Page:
How to Avoid Duplicate Entries in Excel Worksheet While Transferring Data Via UserForm

How can a user avoid duplicate entries in her Excel worksheet while transferring data via a user-form. We can use a looping process or use the ‘Range.Find‘ method. The latter is quite efficient.

The syntax of the Find method is:

Expression .Find(What, After, LookIn, LookAt, SearchOrder, SearchDirection, MatchCase, MatchByte, SearchFormat)

Expression represents a Range object and in our VBA code it is represented by the variable ‘FoundCell’.

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Let’s look at each of the parameters used by the Find method:

1. What: This the only required parameter. It represents the data we wish to search for. The data type for this parameter can be a string, integer, date or any other Microsoft Excel data type.

2. After (optional parameter): It is an optional parameter and represents the cell after which you wish to search for the data. You can define it as ‘B1’ or ‘ActiveCell’ but it generally assumes that you wish to search after the active cell i.e. after the cell where the cursor is located. If we do not specify the cell, the search starts after the cell in the left top corner of the range.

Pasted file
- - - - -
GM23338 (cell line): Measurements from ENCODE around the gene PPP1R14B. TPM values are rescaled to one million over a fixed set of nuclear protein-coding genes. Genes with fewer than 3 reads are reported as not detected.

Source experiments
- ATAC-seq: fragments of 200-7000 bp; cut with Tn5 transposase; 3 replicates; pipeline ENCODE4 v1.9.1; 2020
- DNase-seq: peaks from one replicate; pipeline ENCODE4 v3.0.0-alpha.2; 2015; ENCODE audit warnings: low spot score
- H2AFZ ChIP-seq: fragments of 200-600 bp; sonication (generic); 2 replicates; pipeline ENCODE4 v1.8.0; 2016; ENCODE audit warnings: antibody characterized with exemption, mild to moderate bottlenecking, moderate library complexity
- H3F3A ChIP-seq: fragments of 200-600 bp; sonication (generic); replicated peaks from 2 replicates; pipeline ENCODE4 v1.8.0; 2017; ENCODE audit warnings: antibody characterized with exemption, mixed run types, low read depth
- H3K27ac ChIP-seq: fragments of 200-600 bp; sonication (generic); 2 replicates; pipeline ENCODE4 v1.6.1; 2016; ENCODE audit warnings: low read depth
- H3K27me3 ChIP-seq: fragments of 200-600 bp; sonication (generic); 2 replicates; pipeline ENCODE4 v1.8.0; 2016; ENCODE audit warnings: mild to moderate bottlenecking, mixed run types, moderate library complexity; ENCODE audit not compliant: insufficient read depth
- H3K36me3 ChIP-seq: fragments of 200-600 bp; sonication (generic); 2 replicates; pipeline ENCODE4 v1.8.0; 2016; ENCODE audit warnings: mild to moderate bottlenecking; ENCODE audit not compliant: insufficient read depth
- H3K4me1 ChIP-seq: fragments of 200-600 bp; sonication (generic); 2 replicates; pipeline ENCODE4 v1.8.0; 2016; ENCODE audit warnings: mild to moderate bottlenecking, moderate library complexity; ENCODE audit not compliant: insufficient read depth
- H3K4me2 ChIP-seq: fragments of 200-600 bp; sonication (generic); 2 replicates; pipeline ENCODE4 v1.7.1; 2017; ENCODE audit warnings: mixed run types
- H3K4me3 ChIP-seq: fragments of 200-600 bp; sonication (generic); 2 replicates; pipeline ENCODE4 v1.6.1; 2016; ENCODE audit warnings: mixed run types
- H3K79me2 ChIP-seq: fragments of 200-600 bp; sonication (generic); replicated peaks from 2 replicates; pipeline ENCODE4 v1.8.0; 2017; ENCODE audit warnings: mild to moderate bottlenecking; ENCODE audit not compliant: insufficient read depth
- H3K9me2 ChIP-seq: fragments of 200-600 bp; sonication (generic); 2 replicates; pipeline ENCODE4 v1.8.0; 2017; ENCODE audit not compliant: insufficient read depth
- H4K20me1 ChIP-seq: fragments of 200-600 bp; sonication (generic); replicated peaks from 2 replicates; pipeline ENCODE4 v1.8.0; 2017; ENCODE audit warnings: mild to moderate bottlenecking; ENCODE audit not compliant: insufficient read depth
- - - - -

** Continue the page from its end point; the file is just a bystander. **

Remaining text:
3. LookIn (optional parameter): Expresses the type of information we are looking for. It can be formulas (xlFormulas), values (xlValues), etc.

4. LookAt (optional parameter): This parameter defines whether we look at all the data or part of the data – using xlPart or xlWhole

5. SearchOrder (optional): We can define whether to search by rows (xlRows) or by columns (xlColumns).

6. SearchDirection (optional): This parameter searches for the next values (xlNext) or the previous values (xlPrevious).

7. MatchCase (optional): The match case parameter, if set to True, will differntiate between ‘A’ and ‘a’. For example, ‘Arnold’ will not be treated the same as ‘arnold’. The default value is set to FALSE.

8. MatchByte (optional): This parameter can have two values – True or False. It can be used if your language is Japanese or Chinese. The default value of the parameter is set to false.

9. SearchFormat (optional): You can search for data based on its format. For example, we could search for data that is ‘bold’ or in ‘italics’. We could also search for data based on the font style like ‘Courier’, ‘Times New Roman’, ‘Ariel’, etc.

The return value would then give us the first cell where our searched data is located.

The complete VBA code:

Private Sub cmdClear_Click()
txtID.Text = “”
txtFName.Text = “”
txtLName.Text = “”
End Sub

Private Sub cmdClose_Click()
Unload Me
End Sub

Private Sub cmdTransfer_Click()
Dim FoundCell As Range
Dim Search As String
Dim eRow As Long
eRow = Worksheets(“Data”).Cells(Rows.Count, 1).End(xlUp).Offset(1, 0).Row
Search = txtID.Text
Set FoundCell = Worksheets(“Data”).Columns(1).Find(Search, LookIn:=xlValues, Lookat:=xlWhole)
If FoundCell Is Nothing Then
MsgBox “No existing ID matches the entered ID!”
Cells(eRow, 1).Value = txtID.Text
Cells(eRow, 2).Value = txtFName.Text
Cells(eRow, 3).Value = txtLName.Text

MsgBox “ID exists!” & ” data found at cell address ” & FoundCell.Address
End If
End Sub

Private Sub UserForm_Initialize()
End Sub

Further reading:

Download a sample file by clicking on the Excel icon: